2 (See " Margin," which read first.) " Bucket shops " are run by irresponsible brokers, not members of any stock exchange, and who do a marginal business upon one dollar a share and upwards.3 As a matter of fact, in the case of a " bucket shop," the stock itself is usually not purchased or sold for the customer. If the order is actually executed upon a bona fida exchange, then the " bucket shop " puts in a contrary order for a like amount. For example, a " bucket shop " would sell an amount equivalent to the customer's purchase, or, likewise, purchase an equivalent amount to his sale, thus in no event carrying stocks. It amounts to the customer wagering his money upon a given stock either going up or down, and the " bucket shop," accepting his wager, gambles the other way; and, in the long run, they, like most other gambling establishments, come out winners. A specific example would be for a person having about $10 to go into a place and buy, say, ten shares of stock, with the anticipation of a rise. He will be charged the buying and selling commission, and interest on the account, the same as in a legitimate broker's office, although no stock will be actually purchased or sold. If the stock goes down more than his dollar margin, unless he puts up more money to protect himself, he will be sold out and the transaction closed, and he will have incurred a loss. If it goes up and he chooses to sell, he will be paid the difference between the buying and selling values of the stock, less the two commissions, and interest on the account, plus his dollar per share originally deposited. In this event the " bucket shop " is the loser for the amount the stock has advanced less the two commissions and interest, unless, by chance, they feared that the stock might advance and to protect themselves had actually purchased. In that case they, in turn, would have had to pay a commission to a legitimate broker. Bear in mind one thing all the time; that the quotations of the legitimate stock exchange are followed in the " bucket shops." Stock exchanges have made strenuous efforts to prevent the installation of " tickers " in concerns of this kind, for if it were not possible for these establishments to get the stock exchange quotations, it would be difficult for them to exist.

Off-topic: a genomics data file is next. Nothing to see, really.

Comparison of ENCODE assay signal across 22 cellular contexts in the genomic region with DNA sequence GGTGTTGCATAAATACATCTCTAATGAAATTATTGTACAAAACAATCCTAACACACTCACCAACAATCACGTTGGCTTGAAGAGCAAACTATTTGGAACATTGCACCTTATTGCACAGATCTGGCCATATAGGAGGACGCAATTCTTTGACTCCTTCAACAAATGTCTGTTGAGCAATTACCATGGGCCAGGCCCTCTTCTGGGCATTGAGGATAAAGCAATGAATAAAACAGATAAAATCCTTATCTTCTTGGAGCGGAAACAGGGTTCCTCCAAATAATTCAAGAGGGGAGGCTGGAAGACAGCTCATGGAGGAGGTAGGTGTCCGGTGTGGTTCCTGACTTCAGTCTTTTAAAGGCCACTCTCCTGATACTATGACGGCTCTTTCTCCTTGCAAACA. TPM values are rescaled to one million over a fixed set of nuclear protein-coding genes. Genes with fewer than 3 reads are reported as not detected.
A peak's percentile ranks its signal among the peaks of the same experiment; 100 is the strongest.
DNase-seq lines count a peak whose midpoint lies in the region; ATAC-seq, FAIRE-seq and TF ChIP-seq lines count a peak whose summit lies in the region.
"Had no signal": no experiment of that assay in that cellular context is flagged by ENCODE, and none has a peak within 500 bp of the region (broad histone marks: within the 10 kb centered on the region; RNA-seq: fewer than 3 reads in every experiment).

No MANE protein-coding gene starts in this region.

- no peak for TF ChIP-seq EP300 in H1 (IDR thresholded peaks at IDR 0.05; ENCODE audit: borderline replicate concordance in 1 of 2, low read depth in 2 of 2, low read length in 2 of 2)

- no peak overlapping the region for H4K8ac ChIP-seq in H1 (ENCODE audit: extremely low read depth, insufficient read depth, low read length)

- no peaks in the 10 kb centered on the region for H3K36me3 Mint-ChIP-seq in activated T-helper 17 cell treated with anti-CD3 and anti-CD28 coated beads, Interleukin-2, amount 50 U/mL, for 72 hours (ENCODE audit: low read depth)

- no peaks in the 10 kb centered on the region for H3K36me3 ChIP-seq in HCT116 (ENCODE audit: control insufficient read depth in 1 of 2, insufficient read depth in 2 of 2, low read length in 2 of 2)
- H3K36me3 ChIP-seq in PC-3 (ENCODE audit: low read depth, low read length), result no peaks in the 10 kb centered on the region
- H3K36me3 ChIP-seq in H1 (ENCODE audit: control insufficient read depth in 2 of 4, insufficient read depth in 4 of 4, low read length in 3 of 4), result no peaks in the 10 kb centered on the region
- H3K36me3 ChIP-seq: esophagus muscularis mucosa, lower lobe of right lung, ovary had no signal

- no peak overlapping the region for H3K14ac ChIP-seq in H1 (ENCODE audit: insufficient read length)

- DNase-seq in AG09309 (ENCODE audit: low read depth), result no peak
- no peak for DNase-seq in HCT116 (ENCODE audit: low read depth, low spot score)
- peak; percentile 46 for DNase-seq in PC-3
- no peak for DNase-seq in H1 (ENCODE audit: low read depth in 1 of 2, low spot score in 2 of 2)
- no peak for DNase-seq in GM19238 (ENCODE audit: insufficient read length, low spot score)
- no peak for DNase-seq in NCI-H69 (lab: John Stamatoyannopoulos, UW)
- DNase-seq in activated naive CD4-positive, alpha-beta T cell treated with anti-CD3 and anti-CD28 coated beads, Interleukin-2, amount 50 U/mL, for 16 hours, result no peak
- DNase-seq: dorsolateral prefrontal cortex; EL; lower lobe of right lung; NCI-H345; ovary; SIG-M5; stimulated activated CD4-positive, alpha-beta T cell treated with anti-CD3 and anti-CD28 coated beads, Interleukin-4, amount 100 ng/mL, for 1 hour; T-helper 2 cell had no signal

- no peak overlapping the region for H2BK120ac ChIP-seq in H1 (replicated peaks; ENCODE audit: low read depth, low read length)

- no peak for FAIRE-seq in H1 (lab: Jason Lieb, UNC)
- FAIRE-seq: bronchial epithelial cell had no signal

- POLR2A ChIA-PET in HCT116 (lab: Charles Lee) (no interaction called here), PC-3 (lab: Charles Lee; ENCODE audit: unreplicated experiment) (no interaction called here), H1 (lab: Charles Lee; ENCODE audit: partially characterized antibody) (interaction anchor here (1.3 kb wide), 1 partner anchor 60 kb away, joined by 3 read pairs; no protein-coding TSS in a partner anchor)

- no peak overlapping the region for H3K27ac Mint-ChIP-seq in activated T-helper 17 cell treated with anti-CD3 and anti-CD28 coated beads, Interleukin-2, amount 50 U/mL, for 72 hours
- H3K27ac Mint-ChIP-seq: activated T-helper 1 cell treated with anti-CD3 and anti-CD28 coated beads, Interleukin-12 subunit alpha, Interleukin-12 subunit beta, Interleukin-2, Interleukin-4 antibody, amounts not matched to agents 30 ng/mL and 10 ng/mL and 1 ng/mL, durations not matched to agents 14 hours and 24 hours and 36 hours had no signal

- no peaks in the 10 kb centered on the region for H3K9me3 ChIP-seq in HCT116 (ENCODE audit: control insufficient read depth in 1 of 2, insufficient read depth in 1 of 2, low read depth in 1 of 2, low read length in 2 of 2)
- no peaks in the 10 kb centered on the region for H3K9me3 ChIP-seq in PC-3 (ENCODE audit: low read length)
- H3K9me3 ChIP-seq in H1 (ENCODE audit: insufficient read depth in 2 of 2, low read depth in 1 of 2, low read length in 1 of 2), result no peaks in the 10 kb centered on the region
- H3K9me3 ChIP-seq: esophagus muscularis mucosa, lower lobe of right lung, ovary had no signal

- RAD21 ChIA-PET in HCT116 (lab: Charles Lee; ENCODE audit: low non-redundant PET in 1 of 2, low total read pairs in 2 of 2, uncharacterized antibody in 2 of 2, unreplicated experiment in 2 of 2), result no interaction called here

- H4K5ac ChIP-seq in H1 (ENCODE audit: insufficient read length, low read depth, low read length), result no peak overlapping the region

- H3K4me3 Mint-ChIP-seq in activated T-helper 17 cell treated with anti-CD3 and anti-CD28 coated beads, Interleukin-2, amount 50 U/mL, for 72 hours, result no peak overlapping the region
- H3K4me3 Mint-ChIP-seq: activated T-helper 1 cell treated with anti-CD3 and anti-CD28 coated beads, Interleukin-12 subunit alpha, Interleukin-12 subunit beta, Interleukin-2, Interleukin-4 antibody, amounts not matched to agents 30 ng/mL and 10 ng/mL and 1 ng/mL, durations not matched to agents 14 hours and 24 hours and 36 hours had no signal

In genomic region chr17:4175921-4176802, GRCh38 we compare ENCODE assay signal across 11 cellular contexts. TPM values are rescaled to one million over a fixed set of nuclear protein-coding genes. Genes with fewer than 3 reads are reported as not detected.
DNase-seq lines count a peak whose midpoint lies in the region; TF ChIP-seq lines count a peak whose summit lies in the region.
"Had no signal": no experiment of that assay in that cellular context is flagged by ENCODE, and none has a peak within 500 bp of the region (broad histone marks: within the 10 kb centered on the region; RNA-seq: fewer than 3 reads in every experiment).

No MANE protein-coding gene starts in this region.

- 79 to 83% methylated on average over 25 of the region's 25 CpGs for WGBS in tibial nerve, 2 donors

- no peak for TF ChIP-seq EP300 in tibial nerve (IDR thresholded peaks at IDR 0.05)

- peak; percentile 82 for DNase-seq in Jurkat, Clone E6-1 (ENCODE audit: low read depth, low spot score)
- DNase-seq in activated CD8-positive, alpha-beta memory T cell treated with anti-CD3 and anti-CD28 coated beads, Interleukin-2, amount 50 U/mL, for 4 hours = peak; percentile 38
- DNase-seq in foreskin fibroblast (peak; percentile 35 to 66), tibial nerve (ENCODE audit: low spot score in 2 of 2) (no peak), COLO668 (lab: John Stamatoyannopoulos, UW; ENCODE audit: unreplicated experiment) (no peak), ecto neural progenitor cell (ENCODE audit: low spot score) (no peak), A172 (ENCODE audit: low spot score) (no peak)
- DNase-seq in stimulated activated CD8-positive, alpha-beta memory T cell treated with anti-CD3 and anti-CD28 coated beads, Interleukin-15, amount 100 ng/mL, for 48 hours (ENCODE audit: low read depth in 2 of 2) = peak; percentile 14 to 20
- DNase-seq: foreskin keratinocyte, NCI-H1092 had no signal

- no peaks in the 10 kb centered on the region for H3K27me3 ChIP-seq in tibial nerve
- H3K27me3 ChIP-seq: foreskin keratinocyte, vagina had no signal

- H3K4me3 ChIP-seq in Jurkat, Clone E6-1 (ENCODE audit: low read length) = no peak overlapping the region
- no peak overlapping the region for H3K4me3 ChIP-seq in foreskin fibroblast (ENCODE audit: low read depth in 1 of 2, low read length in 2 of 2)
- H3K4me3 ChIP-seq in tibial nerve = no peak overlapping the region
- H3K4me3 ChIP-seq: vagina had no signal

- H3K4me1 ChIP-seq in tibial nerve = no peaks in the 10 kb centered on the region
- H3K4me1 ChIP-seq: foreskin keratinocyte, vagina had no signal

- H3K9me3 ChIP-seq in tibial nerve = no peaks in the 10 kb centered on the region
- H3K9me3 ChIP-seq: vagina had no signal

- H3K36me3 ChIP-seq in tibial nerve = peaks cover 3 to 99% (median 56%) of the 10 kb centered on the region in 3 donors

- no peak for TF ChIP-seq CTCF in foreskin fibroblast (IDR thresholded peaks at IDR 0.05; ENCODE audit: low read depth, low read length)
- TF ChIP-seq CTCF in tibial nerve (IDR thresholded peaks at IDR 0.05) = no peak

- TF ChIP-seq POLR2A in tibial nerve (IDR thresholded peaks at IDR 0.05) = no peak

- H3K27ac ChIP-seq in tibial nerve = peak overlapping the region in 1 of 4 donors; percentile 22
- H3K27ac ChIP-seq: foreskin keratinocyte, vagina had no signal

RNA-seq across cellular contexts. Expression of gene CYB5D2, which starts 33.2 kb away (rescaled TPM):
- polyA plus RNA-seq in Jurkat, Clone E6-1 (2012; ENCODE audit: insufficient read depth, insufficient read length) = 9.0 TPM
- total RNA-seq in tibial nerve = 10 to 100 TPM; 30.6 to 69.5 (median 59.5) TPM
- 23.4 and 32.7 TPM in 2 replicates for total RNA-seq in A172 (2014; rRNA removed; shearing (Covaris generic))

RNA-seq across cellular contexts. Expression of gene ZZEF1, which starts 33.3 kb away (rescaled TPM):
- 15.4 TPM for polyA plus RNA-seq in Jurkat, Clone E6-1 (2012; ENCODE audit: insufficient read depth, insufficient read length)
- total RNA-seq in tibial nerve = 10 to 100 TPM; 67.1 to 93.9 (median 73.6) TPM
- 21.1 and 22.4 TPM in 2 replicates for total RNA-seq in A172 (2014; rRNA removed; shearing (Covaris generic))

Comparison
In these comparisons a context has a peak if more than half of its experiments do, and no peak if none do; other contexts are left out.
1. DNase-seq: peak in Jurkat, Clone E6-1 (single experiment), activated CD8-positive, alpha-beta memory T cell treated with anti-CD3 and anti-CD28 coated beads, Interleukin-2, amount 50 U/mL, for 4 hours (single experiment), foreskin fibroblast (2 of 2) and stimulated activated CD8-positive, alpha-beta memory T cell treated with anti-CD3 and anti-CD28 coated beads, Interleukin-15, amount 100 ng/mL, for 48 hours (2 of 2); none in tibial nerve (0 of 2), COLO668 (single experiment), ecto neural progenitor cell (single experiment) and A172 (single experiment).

1 Inasmuch as legitimate stock exchange brokers have been known to " bucket " their orders - accepting the customer's loss or paying him the profit upon the settlement of the account - it may be sometimes desirable for a customer to know as to whether his orders are actually being executed. This may be done by his demanding the name of the broker on the opposite side of the transaction; that is, the one to whom his security has been sold or from whom it was purchased. The rules of the stock exchange entitle him to this information.